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Augmenting traffic signal control systems for urban road networks with connected vehicles

Augmenting traffic signal control systems for urban road networks with connected vehicles
Augmenting traffic signal control systems for urban road networks with connected vehicles
The increase in traffic volumes in urban areas makes network delay and capacity optimisation challenging. However, the introduction of connected vehicles in intelligent transport systems presents unique opportunities for improving traffic flow and reducing delays in urban areas. This paper proposes a novel traffic signal control algorithm called Multi-mode Adaptive Traffic Signals (MATS) which combines position information from connected vehicles with data obtained from existing inductive loops and signal timing plans in the network to perform decentralised traffic signal control at urban intersections. The MATS algorithm is capable of adapting to scenarios with low numbers of connected vehicles, an area where existing traffic signal control strategies for connected environments are limited. Additionally, a framework for testing connected traffic signal controllers based on a large urban road network in the city of Birmingham (UK) is presented. The MATS algorithm is compared with MOVA on a single intersection, and a calibrated TRANSYT plan on the proposed testing framework. The results show that the MATS algorithm offers reductions in mean delay up to 28% over MOVA, and reductions in mean delay and mean numbers of stops of up to 96% and 33% respectively over TRANSYT, for networks with 0-100% connected vehicle presence. The MATS algorithm is also shown to be robust under non-ideal communication channel conditions, and when heavy traffic demand prevails on the road network.
1524-9050
Rafter, Craig Benjamin
8f56b72d-8984-47e4-ae2a-f38a68fbad14
Anvari, Bani
f94e2ccb-1d88-4980-8d29-f4281995d072
Box, Simon
2bc3f3c9-514a-41b8-bd55-a8b34fd11113
Cherrett, Thomas
e5929951-e97c-4720-96a8-3e586f2d5f95
Rafter, Craig Benjamin
8f56b72d-8984-47e4-ae2a-f38a68fbad14
Anvari, Bani
f94e2ccb-1d88-4980-8d29-f4281995d072
Box, Simon
2bc3f3c9-514a-41b8-bd55-a8b34fd11113
Cherrett, Thomas
e5929951-e97c-4720-96a8-3e586f2d5f95

Rafter, Craig Benjamin, Anvari, Bani, Box, Simon and Cherrett, Thomas (2020) Augmenting traffic signal control systems for urban road networks with connected vehicles. IEEE Transactions on Intelligent Transportation Systems. (doi:10.1109/TITS.2020.2971540).

Record type: Article

Abstract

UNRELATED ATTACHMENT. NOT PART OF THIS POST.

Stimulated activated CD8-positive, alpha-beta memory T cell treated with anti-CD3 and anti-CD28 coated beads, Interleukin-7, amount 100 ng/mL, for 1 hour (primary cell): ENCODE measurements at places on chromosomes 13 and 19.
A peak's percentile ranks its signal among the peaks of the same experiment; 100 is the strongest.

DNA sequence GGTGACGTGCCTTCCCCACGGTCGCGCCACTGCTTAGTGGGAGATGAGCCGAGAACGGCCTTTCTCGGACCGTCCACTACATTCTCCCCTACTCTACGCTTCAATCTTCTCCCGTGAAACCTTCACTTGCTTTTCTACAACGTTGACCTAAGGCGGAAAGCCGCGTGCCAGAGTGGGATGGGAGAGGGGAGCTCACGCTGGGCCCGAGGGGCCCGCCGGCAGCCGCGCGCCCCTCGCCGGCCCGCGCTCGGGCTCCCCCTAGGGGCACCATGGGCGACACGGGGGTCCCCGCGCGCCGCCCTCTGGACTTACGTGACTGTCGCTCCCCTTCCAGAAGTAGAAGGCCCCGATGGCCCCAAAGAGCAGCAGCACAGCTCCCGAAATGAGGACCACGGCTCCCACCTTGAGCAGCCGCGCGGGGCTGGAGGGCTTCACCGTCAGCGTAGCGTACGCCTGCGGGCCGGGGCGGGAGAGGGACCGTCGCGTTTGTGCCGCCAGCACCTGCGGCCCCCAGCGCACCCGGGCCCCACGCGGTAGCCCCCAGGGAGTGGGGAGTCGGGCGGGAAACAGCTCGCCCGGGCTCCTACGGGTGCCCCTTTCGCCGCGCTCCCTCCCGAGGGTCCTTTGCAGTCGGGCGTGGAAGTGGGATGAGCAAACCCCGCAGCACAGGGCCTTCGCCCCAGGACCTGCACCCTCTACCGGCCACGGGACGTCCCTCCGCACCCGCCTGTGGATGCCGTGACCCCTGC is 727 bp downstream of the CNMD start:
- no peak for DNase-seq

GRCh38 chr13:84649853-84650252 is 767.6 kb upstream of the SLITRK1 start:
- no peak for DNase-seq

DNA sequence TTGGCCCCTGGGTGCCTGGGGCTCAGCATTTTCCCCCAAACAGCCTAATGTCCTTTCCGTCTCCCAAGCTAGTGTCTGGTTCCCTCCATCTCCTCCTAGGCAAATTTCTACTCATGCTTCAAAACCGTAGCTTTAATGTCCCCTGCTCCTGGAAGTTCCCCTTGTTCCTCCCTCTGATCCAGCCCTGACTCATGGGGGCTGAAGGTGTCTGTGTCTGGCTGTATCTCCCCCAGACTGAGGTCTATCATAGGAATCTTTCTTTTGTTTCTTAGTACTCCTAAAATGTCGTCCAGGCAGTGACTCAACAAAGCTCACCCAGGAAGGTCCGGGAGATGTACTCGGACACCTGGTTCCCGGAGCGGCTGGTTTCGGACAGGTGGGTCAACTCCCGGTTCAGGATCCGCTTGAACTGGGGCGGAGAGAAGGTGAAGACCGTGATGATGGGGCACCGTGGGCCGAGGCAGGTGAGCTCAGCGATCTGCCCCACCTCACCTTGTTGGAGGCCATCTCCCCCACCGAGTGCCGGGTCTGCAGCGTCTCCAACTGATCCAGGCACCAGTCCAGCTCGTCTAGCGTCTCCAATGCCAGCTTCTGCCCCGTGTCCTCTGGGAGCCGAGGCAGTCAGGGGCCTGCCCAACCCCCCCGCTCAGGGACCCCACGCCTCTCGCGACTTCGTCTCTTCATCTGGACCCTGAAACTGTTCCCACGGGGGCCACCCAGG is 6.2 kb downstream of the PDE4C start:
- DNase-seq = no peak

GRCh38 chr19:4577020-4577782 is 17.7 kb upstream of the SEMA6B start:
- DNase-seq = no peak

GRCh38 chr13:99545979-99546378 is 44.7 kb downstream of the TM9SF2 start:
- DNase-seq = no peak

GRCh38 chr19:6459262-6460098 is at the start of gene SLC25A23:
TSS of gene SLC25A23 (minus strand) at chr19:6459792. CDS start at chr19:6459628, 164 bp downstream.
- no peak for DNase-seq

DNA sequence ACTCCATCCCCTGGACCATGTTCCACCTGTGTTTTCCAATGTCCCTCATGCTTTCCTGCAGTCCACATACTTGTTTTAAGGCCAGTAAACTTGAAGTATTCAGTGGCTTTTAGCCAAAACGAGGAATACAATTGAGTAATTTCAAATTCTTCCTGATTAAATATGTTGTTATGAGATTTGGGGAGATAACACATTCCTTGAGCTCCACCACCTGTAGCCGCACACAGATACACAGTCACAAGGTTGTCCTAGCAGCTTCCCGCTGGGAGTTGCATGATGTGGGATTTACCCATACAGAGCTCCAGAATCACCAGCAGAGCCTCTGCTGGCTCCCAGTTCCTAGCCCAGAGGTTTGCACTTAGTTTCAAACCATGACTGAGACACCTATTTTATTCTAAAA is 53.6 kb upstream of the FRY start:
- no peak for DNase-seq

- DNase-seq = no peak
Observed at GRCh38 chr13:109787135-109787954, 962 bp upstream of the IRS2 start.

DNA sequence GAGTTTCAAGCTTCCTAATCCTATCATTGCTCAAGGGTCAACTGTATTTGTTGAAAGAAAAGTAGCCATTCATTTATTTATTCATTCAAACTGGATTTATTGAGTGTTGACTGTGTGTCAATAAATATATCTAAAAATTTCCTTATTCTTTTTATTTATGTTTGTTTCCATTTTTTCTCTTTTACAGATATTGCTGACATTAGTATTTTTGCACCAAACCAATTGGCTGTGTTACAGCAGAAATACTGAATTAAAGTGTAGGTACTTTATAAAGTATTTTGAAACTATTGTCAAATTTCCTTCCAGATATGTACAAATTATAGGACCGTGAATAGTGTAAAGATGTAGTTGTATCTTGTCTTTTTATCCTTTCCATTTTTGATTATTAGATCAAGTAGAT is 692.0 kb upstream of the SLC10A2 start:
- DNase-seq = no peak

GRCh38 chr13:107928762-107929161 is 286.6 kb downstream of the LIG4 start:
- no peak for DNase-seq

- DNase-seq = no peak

The increase in traffic volumes in urban areas makes network delay and capacity optimisation challenging. However, the introduction of connected vehicles in intelligent transport systems presents unique opportunities for improving traffic flow and reducing delays in urban areas. This paper proposes a novel traffic signal control algorithm called Multi-mode Adaptive Traffic Signals (MATS) which combines position information from connected vehicles with data obtained from existing inductive loops and signal timing plans in the network to perform decentralised traffic signal control at urban intersections. The MATS algorithm is capable of adapting to scenarios with low numbers of connected vehicles, an area where existing traffic signal control strategies for connected environments are limited. Additionally, a framework for testing connected traffic signal controllers based on a large urban road network in the city of Birmingham (UK) is presented. The MATS algorithm is compared with MOVA on a single intersection, and a calibrated TRANSYT plan on the proposed testing framework. The results show that the MATS algorithm offers reductions in mean delay up to 28% over MOVA, and reductions in mean delay and mean numbers of stops of up to 96% and 33% respectively over TRANSYT, for networks with 0-100% connected vehicle presence. The MATS algorithm is also shown to be robust under non-ideal communication channel conditions, and when heavy traffic demand prevails on the road network.

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More information

Submitted date: October 2018
Accepted/In Press date: 24 January 2020
e-pub ahead of print date: 12 February 2020

Identifiers

Local EPrints ID: 437128
URI: http://eprints.soton.ac.uk/id/eprint/437128
ISSN: 1524-9050
PURE UUID: 1c94ebdf-4d82-419e-b2d1-e3d63c5943d4
ORCID for Craig Benjamin Rafter: ORCID iD orcid.org/0000-0003-3411-114X
ORCID for Bani Anvari: ORCID iD orcid.org/0000-0001-7916-7636

Catalogue record

Date deposited: 17 Jan 2020 17:35
Last modified: 07 Oct 2020 02:14

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